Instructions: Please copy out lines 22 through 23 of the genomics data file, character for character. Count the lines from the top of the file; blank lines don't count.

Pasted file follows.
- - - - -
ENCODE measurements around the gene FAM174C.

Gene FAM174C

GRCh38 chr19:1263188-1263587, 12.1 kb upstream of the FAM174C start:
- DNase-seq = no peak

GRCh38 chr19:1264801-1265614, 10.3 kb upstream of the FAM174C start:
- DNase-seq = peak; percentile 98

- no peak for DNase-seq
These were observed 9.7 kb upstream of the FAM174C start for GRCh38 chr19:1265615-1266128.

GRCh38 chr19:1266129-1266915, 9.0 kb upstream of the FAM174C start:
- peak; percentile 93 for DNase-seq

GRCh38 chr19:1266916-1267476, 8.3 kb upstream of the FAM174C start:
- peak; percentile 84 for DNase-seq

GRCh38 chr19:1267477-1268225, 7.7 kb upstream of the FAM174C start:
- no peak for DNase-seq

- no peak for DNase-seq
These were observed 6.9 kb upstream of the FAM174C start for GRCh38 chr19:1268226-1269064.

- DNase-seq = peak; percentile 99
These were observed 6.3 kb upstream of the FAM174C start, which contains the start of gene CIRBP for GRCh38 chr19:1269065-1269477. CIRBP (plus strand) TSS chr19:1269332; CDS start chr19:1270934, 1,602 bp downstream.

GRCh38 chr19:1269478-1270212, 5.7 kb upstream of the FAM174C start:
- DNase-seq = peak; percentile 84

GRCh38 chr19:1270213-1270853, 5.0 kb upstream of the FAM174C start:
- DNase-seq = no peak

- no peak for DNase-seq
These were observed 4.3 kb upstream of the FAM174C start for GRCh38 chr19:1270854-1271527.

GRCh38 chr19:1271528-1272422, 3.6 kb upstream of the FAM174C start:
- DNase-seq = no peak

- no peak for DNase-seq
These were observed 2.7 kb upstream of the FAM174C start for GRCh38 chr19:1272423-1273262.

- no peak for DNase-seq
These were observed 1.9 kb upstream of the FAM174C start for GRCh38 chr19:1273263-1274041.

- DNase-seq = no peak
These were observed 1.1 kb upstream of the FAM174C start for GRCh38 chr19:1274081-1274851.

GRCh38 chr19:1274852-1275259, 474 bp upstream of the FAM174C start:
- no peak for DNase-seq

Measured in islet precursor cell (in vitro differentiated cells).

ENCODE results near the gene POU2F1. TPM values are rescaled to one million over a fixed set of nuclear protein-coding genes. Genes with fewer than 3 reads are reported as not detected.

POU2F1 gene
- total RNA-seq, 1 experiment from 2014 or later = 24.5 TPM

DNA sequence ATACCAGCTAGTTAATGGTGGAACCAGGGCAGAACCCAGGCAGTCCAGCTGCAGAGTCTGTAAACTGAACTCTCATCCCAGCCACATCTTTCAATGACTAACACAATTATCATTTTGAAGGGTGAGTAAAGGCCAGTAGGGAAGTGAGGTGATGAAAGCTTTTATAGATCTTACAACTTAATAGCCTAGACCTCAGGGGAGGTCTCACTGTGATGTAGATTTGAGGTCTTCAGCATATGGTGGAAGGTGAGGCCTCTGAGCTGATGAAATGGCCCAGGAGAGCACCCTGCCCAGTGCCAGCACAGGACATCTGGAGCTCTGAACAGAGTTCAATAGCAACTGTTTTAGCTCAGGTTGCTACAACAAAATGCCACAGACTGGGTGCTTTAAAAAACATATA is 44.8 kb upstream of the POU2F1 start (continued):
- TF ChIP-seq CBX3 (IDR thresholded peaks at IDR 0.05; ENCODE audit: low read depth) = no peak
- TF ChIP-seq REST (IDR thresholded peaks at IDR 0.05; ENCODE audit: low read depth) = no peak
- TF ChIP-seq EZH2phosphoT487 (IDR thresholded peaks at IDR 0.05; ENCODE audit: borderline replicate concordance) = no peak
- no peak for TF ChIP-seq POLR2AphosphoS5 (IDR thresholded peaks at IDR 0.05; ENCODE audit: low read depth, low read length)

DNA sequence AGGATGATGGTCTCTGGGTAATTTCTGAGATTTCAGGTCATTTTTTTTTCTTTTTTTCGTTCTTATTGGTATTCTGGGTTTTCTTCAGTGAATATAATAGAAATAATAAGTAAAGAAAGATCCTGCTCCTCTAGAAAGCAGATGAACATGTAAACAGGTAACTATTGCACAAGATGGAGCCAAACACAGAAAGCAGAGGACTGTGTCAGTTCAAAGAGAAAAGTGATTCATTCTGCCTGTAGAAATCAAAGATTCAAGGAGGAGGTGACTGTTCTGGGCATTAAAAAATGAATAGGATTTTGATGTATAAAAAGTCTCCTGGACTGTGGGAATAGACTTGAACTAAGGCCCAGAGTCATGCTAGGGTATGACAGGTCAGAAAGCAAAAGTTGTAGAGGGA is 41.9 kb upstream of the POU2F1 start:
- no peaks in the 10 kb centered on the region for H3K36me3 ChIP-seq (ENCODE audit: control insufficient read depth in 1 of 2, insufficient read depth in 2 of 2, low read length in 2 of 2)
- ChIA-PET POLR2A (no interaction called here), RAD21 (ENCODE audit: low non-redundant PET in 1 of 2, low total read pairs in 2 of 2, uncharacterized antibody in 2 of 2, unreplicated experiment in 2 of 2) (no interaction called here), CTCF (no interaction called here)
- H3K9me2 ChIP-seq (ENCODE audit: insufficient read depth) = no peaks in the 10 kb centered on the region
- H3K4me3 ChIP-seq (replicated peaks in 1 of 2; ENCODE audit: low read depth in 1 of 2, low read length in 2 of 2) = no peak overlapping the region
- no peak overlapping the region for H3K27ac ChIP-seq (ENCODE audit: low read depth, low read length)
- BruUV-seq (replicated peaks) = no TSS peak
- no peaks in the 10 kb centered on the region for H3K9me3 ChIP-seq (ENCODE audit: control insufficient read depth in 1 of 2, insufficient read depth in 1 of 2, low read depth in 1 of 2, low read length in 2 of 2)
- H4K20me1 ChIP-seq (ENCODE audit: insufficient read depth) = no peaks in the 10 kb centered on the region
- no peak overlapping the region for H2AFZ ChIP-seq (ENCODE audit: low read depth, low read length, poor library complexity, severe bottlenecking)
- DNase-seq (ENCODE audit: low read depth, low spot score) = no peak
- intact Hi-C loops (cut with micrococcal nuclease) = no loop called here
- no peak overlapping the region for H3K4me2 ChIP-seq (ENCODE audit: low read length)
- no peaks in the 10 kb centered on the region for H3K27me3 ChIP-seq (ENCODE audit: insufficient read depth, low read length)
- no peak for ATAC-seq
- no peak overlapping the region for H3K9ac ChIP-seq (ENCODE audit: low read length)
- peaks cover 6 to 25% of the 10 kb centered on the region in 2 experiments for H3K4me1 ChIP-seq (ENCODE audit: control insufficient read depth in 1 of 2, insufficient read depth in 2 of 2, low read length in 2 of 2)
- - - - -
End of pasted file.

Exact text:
- DNase-seq = no peak

- no peak for DNase-seq